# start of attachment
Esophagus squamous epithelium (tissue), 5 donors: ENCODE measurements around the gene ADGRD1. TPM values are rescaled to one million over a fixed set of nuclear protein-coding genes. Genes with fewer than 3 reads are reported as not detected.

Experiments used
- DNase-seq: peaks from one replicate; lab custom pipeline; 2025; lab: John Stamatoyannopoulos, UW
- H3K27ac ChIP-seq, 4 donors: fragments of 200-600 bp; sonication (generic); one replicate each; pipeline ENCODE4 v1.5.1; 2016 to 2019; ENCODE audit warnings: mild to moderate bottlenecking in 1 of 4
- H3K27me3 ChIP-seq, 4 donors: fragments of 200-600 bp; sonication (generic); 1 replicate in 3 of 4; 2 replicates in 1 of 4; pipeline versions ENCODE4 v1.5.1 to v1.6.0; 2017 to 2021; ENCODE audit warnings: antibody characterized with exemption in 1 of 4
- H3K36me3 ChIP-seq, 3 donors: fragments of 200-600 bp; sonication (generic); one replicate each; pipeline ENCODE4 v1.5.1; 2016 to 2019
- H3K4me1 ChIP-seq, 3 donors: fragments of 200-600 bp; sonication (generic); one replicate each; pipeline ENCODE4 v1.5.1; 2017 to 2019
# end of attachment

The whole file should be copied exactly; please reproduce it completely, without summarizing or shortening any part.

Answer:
Esophagus squamous epithelium (tissue), 5 donors: ENCODE measurements around the gene ADGRD1. TPM values are rescaled to one million over a fixed set of nuclear protein-coding genes. Genes with fewer than 3 reads are reported as not detected.

Experiments used
- DNase-seq: peaks from one replicate; lab custom pipeline; 2025; lab: John Stamatoyannopoulos, UW
- H3K27ac ChIP-seq, 4 donors: fragments of 200-600 bp; sonication (generic); one replicate each; pipeline ENCODE4 v1.5.1; 2016 to 2019; ENCODE audit warnings: mild to moderate bottlenecking in 1 of 4
- H3K27me3 ChIP-seq, 4 donors: fragments of 200-600 bp; sonication (generic); 1 replicate in 3 of 4; 2 replicates in 1 of 4; pipeline versions ENCODE4 v1.5.1 to v1.6.0; 2017 to 2021; ENCODE audit warnings: antibody characterized with exemption in 1 of 4
- H3K36me3 ChIP-seq, 3 donors: fragments of 200-600 bp; sonication (generic); one replicate each; pipeline ENCODE4 v1.5.1; 2016 to 2019
- H3K4me1 ChIP-seq, 3 donors: fragments of 200-600 bp; sonication (generic); one replicate each; pipeline ENCODE4 v1.5.1; 2017 to 2019